How To Save For Your Child’s Future

It doesn’t matter if you’ve won the lottery or you’ve got a pound in your packet there are so many ways that you can save for your child that it doesn’t have to be a financial strain on you or the rest of the family. You don’t have to put away a lump sum straight away you can save a small amount each week or month and watch it build up over the years.

Children’s savings accounts are an extremely useful way of saving. They operate just like any normal savings accounts and they’re great if you hit any sort of financial hardship as you don’t necessarily have to save regularly, you save as and when you need it. Until the age of seven the savings account will have to be in your name though with your child registered as a beneficiary; once they reach the age of seven it can be changed to be solely in their name. Saving for your children when their still young is a great idea because most banks and buildings societies offer much better interest rates and other deals on children’s accounts than they do on adult accounts.

Regular savers accounts are a really good way of getting into the discipline of saving and your child can also join in too. A regular saver means that you have to put a certain amount (of your choice) into an account each month; usually you cannot withdraw from this account at any time until the end of the term. If you miss some of the monthly payments then the account will usually be changed into a normal savings account where the interest is lower. A regular saver is a great way of encouraging your child to save their pocket money as they get older. If they are made to save a certain portion every month it will teach them the value of money and then they may be able to buy that special toy they’ve wanted at the end of the year.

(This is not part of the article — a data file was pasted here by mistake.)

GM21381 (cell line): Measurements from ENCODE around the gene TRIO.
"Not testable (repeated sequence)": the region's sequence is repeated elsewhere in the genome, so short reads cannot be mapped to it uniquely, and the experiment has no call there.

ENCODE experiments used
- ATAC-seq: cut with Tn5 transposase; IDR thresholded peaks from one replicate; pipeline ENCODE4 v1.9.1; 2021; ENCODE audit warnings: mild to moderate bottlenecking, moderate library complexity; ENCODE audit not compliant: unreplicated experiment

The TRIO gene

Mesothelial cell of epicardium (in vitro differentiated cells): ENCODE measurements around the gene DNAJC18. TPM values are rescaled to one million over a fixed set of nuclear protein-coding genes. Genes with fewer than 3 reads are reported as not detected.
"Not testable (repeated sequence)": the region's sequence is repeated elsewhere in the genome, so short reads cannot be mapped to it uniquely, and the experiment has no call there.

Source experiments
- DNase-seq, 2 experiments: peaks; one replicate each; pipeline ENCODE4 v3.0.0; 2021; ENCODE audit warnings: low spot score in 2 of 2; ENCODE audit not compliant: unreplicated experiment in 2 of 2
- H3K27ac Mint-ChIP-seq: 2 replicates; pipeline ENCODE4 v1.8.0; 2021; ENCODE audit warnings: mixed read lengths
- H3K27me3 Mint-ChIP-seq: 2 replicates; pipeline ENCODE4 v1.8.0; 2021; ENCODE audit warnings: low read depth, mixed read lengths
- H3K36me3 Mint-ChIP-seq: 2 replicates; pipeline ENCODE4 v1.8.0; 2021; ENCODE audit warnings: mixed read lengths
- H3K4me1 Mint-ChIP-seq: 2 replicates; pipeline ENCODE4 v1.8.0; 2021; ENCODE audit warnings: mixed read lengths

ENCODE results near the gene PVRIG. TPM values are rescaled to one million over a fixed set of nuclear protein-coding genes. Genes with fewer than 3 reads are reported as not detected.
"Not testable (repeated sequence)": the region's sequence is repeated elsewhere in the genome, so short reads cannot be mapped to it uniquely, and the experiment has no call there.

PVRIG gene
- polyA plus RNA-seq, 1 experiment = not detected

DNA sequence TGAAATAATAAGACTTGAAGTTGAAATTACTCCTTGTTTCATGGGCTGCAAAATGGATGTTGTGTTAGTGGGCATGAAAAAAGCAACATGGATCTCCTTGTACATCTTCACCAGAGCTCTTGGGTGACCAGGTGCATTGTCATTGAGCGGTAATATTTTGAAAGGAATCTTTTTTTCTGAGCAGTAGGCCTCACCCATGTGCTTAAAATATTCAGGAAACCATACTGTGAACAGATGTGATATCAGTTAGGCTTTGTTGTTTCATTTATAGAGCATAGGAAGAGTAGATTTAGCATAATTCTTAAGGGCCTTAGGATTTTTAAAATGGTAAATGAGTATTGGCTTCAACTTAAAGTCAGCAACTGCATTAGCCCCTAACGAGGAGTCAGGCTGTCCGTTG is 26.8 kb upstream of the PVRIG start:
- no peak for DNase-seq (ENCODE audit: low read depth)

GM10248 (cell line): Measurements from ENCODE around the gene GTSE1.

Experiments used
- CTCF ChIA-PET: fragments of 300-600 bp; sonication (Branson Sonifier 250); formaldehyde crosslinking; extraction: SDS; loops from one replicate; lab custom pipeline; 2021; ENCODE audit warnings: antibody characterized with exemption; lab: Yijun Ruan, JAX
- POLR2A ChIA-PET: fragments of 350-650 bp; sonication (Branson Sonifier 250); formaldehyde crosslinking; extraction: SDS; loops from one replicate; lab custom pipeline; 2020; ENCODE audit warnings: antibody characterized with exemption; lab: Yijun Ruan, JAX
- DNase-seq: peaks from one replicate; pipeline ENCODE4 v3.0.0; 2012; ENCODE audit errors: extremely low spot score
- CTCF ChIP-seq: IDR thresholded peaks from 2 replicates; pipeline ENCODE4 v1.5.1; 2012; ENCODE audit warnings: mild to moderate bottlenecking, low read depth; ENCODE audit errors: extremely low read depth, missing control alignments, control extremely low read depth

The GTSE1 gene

Fixed rate bonds or junior isas are a great way to earn a high interest over time. With a bond you can pay in a lump sum at the beginning and watch it increase as the interest is added. Some bonds last for twelve months whereas others last until your child turns 18. The only problem with a bond is that if you hit financial troubles then you cannot access the bond until the end of the term, however, you can add to it whenever you like.

A Junior ISA is a great way to save up a lot of money for a child in order to help with university fees, buying a house or even getting married, in order to get the best from your money make sure that you compare all of the available accounts in order to get the highest interest rate.

Charlotte Hatton writes articles on Junior ISA savings and investments on behalf of www.thechildrensisa.com